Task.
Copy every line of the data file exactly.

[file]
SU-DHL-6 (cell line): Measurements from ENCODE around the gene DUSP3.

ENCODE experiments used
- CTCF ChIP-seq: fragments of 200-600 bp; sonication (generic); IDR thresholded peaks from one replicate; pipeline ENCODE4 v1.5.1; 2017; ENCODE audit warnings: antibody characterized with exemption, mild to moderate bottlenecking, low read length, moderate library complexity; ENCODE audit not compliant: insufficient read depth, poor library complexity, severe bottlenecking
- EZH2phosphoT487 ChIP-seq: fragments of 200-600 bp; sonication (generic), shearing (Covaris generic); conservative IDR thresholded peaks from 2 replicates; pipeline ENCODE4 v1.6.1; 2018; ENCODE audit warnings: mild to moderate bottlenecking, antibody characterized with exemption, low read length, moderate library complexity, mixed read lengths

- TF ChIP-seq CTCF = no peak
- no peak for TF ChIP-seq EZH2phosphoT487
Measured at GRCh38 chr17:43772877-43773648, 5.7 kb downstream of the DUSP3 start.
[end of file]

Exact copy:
SU-DHL-6 (cell line): Measurements from ENCODE around the gene DUSP3.

ENCODE experiments used
- CTCF ChIP-seq: fragments of 200-600 bp; sonication (generic); IDR thresholded peaks from one replicate; pipeline ENCODE4 v1.5.1; 2017; ENCODE audit warnings: antibody characterized with exemption, mild to moderate bottlenecking, low read length, moderate library complexity; ENCODE audit not compliant: insufficient read depth, poor library complexity, severe bottlenecking
- EZH2phosphoT487 ChIP-seq: fragments of 200-600 bp; sonication (generic), shearing (Covaris generic); conservative IDR thresholded peaks from 2 replicates; pipeline ENCODE4 v1.6.1; 2018; ENCODE audit warnings: mild to moderate bottlenecking, antibody characterized with exemption, low read length, moderate library complexity, mixed read lengths

- TF ChIP-seq CTCF = no peak
- no peak for TF ChIP-seq EZH2phosphoT487
Measured at GRCh38 chr17:43772877-43773648, 5.7 kb downstream of the DUSP3 start.